Coastal Motor Boat 4 Replica

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The Coastal Motor Boat Replica is a fully operational reproduction of a 40ft Coastal Motor Boat (CMB). The boat was built by volunteers, guided by boatbuilding professionals. Although the build used modern glues, all the woodworking techniques are traditional ones that would have been deployed in 1916. The boatbuilders worked from reproductions of the original plans sourced from the National Maritime Museum.

The CMB is a single stepped hydroplane. If you look at the bottom of the boat, about halfway along there is a step in the hull. The purpose of this is to cause the boat to rise out of the water as the speed increases. At top speeds the boat rides on the edge of this step and the edge of a similar wedge at the stern which dramatically reduces the friction with the surface of the water. This means the boat can increase speed exponentially. When the original was built in 1916, this technology was highly experimental and cutting edge. The replica has been built to be able to experiment and fully appreciate the skill in the design. Further trials and experiments will reveal the true performance potential of this remarkable craft.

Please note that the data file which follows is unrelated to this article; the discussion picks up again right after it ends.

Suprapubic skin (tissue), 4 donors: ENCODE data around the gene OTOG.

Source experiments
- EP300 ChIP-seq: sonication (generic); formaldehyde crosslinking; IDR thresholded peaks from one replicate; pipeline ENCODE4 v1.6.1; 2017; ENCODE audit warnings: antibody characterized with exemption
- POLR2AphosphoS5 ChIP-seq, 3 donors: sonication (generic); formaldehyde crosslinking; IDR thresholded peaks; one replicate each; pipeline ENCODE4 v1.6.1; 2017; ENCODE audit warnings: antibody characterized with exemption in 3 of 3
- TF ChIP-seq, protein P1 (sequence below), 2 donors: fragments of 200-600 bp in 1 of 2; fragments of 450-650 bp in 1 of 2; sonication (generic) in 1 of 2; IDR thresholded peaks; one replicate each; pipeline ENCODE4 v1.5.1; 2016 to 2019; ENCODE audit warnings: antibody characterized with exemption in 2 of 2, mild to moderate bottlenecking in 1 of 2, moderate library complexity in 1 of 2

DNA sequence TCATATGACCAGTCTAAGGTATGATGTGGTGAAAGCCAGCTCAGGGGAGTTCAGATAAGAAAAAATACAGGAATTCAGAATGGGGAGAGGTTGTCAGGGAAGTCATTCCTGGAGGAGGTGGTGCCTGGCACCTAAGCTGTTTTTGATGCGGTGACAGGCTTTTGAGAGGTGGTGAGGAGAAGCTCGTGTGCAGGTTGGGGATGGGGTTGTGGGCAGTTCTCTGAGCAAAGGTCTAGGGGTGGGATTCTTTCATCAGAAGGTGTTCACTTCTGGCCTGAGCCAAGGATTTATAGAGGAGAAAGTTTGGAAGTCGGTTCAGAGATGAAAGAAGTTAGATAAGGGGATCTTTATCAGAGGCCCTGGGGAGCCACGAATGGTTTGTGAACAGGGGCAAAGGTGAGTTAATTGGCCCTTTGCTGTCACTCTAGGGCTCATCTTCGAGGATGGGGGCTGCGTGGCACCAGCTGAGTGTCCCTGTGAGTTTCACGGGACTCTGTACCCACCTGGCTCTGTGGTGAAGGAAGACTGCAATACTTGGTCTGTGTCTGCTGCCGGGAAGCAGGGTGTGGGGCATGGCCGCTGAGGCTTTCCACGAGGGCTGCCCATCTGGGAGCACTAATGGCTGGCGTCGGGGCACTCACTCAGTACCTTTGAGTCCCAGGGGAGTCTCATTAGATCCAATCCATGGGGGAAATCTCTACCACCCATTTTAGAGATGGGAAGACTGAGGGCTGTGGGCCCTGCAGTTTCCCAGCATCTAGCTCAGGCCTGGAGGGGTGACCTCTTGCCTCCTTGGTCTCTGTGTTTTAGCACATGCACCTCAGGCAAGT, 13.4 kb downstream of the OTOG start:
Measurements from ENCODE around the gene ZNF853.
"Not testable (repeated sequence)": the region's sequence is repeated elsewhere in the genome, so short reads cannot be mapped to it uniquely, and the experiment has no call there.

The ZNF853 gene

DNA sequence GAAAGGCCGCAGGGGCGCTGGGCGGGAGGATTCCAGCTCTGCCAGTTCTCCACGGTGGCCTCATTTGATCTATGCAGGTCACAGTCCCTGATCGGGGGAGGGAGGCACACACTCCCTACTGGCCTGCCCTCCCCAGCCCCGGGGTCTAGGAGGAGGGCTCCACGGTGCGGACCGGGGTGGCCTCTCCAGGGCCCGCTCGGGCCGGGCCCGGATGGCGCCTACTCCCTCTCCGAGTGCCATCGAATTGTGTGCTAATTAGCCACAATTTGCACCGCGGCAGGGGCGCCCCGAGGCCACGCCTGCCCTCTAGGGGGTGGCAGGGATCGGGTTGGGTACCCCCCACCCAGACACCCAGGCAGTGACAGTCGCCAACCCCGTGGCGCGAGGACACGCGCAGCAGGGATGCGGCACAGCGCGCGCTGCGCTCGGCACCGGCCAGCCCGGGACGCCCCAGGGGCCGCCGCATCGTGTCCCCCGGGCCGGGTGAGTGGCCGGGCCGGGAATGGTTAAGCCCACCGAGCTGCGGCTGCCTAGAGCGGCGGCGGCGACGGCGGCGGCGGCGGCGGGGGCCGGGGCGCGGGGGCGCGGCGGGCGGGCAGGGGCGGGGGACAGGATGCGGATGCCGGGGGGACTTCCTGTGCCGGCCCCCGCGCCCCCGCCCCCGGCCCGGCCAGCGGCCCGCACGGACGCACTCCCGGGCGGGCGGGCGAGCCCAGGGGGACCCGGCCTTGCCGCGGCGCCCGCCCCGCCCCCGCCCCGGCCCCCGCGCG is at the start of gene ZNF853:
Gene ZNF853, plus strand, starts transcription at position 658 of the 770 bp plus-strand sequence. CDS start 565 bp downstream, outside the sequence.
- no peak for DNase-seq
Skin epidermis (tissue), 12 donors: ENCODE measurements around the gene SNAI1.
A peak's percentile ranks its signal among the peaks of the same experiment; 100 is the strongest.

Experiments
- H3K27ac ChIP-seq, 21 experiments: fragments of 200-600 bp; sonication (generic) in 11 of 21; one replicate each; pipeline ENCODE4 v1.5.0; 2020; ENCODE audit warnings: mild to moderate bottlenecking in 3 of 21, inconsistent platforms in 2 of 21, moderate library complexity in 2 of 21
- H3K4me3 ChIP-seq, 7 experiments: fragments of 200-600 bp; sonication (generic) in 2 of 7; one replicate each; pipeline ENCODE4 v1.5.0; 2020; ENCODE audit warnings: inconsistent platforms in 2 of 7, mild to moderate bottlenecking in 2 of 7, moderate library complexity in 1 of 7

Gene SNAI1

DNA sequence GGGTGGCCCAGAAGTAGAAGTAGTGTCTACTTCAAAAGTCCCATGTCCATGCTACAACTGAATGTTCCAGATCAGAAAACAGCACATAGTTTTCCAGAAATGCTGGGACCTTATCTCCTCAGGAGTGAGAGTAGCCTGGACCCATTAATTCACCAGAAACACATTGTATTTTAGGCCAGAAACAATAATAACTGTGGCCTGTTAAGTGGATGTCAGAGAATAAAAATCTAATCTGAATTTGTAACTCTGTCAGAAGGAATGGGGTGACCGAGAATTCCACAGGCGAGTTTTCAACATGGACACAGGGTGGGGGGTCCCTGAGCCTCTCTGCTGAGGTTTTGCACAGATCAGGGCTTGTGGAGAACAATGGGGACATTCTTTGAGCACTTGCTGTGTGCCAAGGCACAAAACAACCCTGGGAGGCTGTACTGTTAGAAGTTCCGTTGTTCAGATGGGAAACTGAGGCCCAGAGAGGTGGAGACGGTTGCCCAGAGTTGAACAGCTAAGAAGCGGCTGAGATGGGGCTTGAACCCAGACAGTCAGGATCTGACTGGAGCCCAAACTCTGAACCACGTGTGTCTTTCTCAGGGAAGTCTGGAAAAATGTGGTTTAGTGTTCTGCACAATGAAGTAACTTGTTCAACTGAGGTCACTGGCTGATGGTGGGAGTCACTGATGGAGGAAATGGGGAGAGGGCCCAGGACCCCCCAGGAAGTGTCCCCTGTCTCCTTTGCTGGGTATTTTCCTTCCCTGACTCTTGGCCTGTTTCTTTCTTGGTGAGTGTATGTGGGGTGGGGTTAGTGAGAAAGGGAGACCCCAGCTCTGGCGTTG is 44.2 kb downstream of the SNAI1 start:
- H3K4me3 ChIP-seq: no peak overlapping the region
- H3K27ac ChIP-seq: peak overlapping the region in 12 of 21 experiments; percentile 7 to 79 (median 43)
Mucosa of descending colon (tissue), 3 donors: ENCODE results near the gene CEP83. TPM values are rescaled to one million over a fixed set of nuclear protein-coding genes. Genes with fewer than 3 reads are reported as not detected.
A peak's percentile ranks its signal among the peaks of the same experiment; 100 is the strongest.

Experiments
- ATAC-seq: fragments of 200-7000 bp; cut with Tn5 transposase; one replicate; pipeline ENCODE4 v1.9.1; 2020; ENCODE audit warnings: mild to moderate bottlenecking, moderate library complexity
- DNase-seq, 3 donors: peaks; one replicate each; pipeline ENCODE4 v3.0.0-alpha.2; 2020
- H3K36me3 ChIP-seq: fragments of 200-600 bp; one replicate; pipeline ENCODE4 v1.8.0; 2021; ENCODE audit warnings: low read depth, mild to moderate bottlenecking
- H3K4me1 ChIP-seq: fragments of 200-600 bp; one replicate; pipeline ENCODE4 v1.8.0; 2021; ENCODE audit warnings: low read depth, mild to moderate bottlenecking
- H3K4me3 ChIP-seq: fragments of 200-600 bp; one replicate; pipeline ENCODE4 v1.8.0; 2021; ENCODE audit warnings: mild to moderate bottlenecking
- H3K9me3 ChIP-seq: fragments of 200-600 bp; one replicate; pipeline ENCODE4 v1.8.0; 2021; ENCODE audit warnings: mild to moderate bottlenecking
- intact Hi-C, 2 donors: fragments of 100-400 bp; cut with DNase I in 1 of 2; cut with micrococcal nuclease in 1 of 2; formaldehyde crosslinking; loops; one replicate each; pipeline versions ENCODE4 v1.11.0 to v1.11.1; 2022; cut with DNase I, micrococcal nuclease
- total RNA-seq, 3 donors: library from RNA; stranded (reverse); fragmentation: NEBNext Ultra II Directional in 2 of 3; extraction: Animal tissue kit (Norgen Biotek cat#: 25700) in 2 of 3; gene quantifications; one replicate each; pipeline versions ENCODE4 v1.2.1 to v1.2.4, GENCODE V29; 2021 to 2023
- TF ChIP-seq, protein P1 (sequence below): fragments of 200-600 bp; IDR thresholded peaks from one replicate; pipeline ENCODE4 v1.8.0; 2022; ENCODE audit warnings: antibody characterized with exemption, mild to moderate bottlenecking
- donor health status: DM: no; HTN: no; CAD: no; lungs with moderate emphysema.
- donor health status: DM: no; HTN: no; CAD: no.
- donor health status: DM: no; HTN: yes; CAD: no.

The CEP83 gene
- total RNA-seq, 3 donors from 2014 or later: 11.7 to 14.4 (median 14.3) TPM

“Coastal Motor Boat” was originally a camouflage term for the vessel, to conceal its true purpose. In 1919, Naval crews – operating in the Baltic in secret – posed as yacht salesmen with the boats painted white to distract from their true purpose. This has been repeated in the replica.

The construction of the boat was a project funded by the Chancellor using LIBOR funds.